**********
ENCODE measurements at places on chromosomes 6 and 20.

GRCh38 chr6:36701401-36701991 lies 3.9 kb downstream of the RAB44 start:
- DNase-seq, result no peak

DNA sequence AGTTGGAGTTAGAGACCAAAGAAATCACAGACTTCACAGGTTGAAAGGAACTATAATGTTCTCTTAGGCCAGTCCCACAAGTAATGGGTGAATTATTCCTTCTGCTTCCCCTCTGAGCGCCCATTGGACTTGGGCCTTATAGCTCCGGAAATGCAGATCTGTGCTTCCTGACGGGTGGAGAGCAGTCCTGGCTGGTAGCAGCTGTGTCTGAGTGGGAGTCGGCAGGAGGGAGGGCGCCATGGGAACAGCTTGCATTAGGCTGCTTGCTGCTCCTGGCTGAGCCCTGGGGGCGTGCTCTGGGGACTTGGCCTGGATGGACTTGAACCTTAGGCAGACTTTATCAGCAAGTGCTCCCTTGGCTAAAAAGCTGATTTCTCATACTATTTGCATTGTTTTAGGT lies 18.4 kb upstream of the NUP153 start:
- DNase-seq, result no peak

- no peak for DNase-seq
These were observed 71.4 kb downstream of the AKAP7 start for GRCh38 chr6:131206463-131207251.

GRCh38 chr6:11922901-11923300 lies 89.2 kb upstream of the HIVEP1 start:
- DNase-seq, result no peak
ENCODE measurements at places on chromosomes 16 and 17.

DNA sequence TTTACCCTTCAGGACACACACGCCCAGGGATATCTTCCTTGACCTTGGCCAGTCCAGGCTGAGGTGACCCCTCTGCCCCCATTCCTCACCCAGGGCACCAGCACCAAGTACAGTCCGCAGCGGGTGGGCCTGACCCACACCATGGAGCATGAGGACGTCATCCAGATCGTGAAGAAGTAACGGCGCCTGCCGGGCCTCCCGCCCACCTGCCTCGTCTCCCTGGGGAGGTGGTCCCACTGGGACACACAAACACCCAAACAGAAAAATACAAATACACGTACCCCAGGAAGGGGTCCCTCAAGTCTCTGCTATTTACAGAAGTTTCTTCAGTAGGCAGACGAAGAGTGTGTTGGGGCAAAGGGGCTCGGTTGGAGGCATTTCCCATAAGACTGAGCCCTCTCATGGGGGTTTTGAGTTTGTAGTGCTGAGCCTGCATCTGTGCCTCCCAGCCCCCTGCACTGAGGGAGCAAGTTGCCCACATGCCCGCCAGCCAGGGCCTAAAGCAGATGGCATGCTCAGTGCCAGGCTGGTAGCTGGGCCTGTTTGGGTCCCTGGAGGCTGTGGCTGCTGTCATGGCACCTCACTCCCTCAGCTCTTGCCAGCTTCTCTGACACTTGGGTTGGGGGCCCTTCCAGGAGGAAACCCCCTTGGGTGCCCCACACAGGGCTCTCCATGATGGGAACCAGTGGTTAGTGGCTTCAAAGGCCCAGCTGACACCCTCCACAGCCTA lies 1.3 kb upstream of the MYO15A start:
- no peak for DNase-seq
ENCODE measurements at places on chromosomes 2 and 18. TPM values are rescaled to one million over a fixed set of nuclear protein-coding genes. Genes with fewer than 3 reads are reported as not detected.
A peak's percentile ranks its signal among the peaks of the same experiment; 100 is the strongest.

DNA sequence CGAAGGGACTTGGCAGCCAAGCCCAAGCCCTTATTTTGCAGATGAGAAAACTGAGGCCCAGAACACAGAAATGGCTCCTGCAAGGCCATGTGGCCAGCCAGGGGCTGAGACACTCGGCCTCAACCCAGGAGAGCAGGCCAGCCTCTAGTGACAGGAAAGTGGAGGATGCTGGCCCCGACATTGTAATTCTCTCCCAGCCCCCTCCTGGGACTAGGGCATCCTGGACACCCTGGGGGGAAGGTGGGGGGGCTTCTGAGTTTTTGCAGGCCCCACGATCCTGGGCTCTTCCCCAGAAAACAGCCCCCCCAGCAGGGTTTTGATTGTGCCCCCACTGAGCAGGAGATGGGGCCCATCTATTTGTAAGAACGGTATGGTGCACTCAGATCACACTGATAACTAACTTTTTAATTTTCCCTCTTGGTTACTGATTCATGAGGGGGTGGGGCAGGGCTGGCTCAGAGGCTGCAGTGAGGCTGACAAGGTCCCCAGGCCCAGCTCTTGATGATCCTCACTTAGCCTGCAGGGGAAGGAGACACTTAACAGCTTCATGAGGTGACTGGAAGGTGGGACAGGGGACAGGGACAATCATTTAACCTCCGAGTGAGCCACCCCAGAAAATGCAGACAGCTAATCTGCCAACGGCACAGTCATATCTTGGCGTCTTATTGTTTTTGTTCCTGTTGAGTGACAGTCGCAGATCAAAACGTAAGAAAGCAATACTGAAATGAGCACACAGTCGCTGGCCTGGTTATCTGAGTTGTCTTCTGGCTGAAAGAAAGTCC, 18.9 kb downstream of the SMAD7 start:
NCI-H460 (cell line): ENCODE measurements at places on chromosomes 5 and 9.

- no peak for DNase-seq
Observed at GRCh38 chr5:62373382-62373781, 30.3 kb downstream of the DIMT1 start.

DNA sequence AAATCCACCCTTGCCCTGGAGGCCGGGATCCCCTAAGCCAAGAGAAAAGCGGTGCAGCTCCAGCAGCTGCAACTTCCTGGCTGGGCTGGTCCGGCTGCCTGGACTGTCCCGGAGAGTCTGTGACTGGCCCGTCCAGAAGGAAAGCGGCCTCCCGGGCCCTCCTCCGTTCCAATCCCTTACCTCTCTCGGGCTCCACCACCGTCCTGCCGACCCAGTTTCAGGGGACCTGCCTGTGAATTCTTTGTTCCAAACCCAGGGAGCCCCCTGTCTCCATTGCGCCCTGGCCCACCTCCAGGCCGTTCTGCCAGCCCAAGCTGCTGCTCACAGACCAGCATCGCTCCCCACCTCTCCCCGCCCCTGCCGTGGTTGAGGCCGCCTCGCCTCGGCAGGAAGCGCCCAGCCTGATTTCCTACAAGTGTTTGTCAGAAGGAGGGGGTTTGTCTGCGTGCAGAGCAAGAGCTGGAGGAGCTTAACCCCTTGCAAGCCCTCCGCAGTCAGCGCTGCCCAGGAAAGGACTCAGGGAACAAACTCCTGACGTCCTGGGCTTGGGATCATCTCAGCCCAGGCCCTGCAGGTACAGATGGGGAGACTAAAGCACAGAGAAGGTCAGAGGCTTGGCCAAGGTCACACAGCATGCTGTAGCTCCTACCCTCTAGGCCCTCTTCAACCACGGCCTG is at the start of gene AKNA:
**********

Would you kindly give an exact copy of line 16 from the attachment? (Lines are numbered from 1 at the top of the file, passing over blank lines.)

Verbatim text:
NCI-H460 (cell line): ENCODE measurements at places on chromosomes 5 and 9.